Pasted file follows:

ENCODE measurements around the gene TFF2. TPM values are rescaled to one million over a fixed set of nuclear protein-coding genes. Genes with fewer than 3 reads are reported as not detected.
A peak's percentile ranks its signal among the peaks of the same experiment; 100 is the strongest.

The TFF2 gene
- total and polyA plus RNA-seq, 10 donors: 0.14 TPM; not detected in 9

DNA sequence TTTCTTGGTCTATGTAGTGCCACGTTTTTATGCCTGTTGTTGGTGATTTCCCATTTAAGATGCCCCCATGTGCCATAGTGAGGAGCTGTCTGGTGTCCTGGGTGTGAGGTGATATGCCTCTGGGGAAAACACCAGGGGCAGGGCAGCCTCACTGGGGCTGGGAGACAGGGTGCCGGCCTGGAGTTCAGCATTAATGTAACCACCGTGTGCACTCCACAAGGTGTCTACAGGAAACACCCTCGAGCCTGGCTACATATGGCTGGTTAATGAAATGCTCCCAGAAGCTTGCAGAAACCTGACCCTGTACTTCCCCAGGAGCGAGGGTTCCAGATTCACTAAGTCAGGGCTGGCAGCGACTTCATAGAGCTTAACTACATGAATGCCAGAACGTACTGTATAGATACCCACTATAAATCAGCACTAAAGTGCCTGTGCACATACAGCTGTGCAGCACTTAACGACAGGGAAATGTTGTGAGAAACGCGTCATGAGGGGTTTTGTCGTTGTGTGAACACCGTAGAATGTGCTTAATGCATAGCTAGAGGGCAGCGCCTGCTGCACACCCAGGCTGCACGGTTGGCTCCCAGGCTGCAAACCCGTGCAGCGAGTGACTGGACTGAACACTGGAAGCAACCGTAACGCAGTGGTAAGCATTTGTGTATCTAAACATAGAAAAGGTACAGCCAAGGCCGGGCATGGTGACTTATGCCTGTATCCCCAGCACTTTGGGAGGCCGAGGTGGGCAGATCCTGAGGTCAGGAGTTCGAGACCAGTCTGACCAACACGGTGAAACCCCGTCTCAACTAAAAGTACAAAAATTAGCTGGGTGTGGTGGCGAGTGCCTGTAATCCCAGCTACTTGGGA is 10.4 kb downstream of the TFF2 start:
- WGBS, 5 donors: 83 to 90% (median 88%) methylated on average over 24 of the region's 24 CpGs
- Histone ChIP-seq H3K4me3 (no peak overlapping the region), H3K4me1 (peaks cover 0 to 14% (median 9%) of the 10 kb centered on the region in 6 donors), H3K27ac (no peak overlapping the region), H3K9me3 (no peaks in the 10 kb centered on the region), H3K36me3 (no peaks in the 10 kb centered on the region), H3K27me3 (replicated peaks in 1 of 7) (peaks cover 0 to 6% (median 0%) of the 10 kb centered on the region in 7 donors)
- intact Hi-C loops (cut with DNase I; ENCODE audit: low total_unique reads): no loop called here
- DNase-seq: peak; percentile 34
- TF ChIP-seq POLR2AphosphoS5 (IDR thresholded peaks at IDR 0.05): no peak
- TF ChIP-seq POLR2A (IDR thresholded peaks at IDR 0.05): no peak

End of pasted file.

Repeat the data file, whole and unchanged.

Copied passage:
ENCODE measurements around the gene TFF2. TPM values are rescaled to one million over a fixed set of nuclear protein-coding genes. Genes with fewer than 3 reads are reported as not detected.
A peak's percentile ranks its signal among the peaks of the same experiment; 100 is the strongest.

The TFF2 gene
- total and polyA plus RNA-seq, 10 donors: 0.14 TPM; not detected in 9

DNA sequence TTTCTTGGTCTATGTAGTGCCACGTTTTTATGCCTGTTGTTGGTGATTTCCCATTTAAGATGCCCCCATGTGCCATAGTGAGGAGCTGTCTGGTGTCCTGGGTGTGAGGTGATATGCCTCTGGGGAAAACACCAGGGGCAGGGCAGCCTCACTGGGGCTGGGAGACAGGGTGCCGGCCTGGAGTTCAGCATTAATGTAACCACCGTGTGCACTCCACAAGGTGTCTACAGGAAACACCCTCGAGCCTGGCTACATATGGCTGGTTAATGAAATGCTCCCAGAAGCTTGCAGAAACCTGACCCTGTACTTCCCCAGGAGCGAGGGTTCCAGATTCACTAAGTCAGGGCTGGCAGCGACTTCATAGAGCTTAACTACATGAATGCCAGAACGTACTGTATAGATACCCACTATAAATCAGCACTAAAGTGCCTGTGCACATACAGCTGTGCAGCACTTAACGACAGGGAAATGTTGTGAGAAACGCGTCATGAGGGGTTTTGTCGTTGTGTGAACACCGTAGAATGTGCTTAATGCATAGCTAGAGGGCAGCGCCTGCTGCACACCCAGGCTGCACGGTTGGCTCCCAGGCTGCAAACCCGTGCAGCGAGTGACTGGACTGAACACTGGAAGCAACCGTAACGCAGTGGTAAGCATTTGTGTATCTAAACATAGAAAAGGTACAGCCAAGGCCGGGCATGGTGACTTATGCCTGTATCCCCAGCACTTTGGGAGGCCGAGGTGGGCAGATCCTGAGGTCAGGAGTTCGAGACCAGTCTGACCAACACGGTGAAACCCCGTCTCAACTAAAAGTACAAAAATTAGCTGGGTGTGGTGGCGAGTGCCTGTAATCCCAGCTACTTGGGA is 10.4 kb downstream of the TFF2 start:
- WGBS, 5 donors: 83 to 90% (median 88%) methylated on average over 24 of the region's 24 CpGs
- Histone ChIP-seq H3K4me3 (no peak overlapping the region), H3K4me1 (peaks cover 0 to 14% (median 9%) of the 10 kb centered on the region in 6 donors), H3K27ac (no peak overlapping the region), H3K9me3 (no peaks in the 10 kb centered on the region), H3K36me3 (no peaks in the 10 kb centered on the region), H3K27me3 (replicated peaks in 1 of 7) (peaks cover 0 to 6% (median 0%) of the 10 kb centered on the region in 7 donors)
- intact Hi-C loops (cut with DNase I; ENCODE audit: low total_unique reads): no loop called here
- DNase-seq: peak; percentile 34
- TF ChIP-seq POLR2AphosphoS5 (IDR thresholded peaks at IDR 0.05): no peak
- TF ChIP-seq POLR2A (IDR thresholded peaks at IDR 0.05): no peak